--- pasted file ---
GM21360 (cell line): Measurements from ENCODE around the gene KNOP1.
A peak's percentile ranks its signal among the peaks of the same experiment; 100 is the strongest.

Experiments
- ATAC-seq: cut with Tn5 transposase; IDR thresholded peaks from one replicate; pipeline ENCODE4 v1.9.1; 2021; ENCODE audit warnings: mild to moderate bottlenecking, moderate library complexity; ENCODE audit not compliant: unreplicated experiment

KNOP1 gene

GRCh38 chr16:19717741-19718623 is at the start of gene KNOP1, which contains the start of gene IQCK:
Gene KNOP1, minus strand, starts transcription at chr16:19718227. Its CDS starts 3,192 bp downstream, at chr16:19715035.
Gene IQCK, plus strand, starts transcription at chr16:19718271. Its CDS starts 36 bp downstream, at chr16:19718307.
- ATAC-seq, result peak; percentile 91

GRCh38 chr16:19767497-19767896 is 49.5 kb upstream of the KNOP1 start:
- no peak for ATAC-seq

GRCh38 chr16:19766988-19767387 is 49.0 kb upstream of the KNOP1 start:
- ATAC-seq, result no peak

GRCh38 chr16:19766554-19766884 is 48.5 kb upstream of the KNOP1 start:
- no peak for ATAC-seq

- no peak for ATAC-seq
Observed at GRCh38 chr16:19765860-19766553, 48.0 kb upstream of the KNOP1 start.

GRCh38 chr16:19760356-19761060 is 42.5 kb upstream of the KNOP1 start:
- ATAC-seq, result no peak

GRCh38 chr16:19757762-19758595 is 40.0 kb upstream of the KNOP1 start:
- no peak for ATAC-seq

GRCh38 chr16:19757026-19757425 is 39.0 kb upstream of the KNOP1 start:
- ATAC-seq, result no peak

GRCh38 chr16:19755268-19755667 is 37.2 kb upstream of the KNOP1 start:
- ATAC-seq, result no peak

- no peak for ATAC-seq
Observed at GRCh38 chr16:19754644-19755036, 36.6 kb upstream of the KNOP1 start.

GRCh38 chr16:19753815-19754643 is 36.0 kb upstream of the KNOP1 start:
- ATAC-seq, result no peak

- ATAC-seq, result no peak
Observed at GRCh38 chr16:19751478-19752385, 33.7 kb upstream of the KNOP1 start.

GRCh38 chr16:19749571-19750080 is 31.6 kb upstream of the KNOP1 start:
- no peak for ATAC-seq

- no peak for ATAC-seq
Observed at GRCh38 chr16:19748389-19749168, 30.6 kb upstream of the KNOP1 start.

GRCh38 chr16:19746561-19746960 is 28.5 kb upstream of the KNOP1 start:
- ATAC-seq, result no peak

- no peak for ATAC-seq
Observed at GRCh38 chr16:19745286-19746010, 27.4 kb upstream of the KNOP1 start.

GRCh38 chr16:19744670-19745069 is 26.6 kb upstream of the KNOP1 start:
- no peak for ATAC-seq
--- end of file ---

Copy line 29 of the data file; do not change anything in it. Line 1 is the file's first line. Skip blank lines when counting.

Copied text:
- ATAC-seq, result no peak